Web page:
Inositol is sometimes called vitamin B8, but it isn't actually a vitamin. But the renewed research interest in this unique type of sugar is due to its role as a crucial building block of phosphatidylinositol.
Phosphatidylinositol is a molecule in the brain with a central role in the functioning of receptors that bind with several neurotransmitters such as norepinephrine, and serotonin, among others.
The results of other studies suggest that when taken in doses of up to 20 grams (g) per day, inositol can help reduce the severity and frequency of panic attacks by inhibiting a molecule called m-CPP. This finding is important because many people with panic disorder can reap the potential benefits of inositol.
When a person has a panic disorder, they may go through recurring and unexpected panic attacks. The Diagnostic and Statistical Manual of Mental Disorders, 5th Edition (DSM-5) defines panic attacks as "abrupt surges of intense fear or discomfort that peak within minutes." Individuals who have the disorder are in constant fear of having a panic attack. These episodes are associated with sudden, overwhelming terror without an obvious cause. The physical symptoms of a panic attack may include breathing difficulties, a racing heart, and sweating.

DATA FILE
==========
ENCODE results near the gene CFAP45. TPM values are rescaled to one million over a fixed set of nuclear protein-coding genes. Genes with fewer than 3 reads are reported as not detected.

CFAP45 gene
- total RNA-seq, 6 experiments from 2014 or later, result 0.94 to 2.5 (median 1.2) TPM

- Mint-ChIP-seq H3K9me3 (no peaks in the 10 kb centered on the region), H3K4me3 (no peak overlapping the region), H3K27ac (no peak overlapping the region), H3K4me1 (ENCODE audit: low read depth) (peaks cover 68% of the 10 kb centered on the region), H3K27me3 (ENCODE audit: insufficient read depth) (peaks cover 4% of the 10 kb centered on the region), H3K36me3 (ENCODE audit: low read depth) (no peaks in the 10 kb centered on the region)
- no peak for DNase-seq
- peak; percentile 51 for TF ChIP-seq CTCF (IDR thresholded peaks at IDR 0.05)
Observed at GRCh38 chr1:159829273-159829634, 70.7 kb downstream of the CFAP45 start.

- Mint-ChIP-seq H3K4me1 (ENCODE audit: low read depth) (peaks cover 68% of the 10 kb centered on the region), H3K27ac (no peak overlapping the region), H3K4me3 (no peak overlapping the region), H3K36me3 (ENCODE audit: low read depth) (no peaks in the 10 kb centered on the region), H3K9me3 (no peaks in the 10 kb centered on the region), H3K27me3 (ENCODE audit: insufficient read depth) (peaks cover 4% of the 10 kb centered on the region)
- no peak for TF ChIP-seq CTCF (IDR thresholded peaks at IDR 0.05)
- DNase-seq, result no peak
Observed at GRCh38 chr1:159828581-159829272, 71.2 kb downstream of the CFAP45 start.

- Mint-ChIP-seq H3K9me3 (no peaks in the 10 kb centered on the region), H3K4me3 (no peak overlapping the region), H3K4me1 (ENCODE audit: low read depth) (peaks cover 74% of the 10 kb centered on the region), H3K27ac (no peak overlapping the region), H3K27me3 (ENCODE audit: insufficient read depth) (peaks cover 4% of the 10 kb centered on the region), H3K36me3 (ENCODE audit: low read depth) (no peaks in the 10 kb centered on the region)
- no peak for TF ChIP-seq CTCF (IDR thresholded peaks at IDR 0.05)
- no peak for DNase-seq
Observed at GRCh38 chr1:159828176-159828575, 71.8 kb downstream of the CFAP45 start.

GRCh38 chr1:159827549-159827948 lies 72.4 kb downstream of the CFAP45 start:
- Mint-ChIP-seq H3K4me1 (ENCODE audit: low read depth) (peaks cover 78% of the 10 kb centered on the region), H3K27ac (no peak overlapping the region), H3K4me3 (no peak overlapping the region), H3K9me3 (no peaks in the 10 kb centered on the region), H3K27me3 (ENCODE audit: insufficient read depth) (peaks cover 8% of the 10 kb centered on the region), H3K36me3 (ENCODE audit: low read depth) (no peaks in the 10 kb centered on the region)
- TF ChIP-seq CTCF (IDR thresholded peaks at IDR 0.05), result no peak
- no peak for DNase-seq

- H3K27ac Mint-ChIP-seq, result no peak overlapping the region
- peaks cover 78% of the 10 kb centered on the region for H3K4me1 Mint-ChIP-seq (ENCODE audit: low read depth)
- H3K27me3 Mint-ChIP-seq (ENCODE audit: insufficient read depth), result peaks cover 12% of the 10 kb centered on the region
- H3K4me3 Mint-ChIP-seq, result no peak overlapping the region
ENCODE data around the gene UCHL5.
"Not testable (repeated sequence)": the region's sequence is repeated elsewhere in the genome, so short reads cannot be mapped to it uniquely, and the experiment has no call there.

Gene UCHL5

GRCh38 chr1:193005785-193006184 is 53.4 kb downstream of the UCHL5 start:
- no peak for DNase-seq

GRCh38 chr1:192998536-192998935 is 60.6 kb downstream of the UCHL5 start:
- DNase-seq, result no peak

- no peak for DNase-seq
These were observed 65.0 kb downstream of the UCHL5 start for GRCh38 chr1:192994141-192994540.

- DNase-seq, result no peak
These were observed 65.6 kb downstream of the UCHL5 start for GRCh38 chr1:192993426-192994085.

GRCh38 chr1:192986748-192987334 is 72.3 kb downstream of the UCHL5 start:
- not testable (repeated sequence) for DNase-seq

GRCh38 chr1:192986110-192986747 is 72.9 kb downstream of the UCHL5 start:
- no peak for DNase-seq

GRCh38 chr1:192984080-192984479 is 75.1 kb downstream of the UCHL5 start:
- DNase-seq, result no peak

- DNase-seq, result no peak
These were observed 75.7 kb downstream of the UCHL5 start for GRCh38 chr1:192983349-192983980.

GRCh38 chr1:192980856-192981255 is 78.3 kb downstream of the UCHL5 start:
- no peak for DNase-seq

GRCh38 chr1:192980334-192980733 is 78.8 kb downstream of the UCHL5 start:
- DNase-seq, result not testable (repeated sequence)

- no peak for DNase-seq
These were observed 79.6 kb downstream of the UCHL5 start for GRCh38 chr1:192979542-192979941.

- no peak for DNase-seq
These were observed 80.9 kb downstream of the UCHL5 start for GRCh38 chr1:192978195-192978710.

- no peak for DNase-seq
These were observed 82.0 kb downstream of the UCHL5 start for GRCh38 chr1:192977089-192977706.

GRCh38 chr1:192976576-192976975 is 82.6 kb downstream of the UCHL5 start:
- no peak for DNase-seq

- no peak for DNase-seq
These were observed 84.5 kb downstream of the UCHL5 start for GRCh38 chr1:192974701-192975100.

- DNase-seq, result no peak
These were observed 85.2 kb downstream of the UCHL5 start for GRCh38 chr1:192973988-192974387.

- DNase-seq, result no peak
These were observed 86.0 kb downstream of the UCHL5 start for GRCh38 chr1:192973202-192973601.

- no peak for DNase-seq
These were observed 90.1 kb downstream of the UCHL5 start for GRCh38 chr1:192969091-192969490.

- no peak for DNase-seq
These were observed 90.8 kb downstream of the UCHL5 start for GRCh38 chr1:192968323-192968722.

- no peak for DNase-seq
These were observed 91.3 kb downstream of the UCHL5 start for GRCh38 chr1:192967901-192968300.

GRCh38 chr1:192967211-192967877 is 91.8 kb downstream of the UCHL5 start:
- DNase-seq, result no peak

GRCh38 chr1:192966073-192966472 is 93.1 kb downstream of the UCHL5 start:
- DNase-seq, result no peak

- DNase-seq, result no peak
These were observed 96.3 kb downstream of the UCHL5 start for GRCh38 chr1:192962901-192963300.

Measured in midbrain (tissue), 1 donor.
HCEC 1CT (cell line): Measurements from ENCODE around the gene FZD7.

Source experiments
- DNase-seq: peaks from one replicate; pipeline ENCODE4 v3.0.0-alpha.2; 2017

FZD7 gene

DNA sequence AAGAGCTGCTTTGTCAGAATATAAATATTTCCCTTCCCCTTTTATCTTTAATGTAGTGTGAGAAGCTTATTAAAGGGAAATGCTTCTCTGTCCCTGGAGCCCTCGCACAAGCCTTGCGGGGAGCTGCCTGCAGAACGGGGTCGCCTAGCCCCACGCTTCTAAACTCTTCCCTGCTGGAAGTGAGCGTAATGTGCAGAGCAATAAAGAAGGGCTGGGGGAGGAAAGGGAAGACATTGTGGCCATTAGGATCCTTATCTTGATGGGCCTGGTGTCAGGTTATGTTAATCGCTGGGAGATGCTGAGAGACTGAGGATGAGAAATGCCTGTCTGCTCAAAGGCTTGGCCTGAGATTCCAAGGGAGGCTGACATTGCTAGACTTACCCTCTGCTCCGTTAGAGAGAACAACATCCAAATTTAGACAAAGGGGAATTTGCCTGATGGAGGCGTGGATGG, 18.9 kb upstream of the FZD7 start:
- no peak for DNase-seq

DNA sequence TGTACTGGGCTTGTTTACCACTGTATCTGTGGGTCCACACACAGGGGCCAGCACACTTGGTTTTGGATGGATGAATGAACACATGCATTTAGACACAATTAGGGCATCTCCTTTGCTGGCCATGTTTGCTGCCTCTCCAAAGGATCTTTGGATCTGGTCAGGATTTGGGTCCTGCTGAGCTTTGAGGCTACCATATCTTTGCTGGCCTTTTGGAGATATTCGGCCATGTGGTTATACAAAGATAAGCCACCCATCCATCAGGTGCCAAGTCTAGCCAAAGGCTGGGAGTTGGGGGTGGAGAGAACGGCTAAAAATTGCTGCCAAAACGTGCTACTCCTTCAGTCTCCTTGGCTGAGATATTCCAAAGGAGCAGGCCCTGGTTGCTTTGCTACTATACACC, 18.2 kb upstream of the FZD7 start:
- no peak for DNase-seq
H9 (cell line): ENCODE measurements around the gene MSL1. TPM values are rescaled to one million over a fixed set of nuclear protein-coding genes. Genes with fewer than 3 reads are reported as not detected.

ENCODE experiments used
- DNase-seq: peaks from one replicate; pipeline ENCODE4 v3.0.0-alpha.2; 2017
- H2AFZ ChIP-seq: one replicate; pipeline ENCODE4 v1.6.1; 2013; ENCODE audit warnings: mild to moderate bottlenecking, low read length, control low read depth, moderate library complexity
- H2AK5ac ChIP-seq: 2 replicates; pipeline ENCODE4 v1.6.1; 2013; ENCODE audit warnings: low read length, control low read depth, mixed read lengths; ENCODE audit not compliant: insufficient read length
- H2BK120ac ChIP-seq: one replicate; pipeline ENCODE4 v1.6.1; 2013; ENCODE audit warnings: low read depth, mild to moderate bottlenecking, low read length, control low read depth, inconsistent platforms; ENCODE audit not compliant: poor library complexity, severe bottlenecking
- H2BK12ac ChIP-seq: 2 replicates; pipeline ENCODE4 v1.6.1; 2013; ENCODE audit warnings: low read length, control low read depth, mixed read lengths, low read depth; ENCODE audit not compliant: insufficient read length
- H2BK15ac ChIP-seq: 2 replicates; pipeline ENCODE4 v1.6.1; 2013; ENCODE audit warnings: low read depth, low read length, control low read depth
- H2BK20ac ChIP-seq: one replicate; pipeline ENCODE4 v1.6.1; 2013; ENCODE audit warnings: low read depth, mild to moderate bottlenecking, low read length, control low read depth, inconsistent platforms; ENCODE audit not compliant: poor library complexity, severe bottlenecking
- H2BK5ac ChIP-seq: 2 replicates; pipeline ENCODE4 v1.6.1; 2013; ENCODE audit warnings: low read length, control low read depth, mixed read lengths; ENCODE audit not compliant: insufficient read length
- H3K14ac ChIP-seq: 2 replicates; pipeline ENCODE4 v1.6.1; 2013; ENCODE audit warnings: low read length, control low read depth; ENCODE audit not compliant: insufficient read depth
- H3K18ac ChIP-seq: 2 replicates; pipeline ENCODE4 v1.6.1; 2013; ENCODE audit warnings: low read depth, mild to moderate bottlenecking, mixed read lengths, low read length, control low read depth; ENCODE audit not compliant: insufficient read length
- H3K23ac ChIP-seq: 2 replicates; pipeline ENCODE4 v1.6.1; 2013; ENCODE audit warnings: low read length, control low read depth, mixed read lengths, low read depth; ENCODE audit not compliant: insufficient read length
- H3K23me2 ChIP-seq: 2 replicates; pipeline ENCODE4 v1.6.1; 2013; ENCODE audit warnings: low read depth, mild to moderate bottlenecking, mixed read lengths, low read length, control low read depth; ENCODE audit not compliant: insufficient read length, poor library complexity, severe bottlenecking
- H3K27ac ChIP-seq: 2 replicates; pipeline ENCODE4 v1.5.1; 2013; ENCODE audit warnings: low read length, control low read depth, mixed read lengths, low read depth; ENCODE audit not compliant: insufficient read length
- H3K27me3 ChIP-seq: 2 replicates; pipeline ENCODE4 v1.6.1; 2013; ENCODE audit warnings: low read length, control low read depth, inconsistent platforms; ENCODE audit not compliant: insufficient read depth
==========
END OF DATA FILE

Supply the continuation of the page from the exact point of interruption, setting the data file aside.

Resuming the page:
To date, currently available prescription medications are only effective in two-thirds of patients who report panic attacks. These medications are also associated with side effects and some drugs, like benzodiazepines, can even result in dependence.
For the one-month double-blind placebo-controlled study, researchers observed 20 patients with panic disorder. According to the results of the study, inositol (up to 18g/day) and fluvoxamine (up to 150 milligrams (mg) per day) were equally effective in reducing the frequency of panic attacks.
The researchers noted that the average number of weekly panic attacks in the group taking inositol decreased by four. On the other hand, the average only decreased by two in the group taking fluvoxamine.
The results of some small double-blind placebo-controlled studies imply that large doses of inositol can help address different anxiety conditions that respond to serotonin reuptake inhibitors (SSRIs), such as agoraphobia, panic attacks, and symptoms of obsessive-compulsive disorder (OCD).
Researchers hope that in time, inositol can be used as an effective remedy for these conditions, especially since people who take inositol only report mild and temporary side effects. Additionally, there are no reports of serious adverse effects among individuals who take doses of inositol that are effective against panic attacks.
While several studies have determined that inositol has beneficial effects on panic disorder and other anxiety disorders, the significance of findings is restricted by the small number of studies completed and the small size of these studies. Experts believe that conducting large prospective placebo-controlled studies can help verify the above findings. Larger studies can also help determine the most effective and appropriate dosing strategies of inositol for conditions such as agoraphobia, OCD, and panic disorder.
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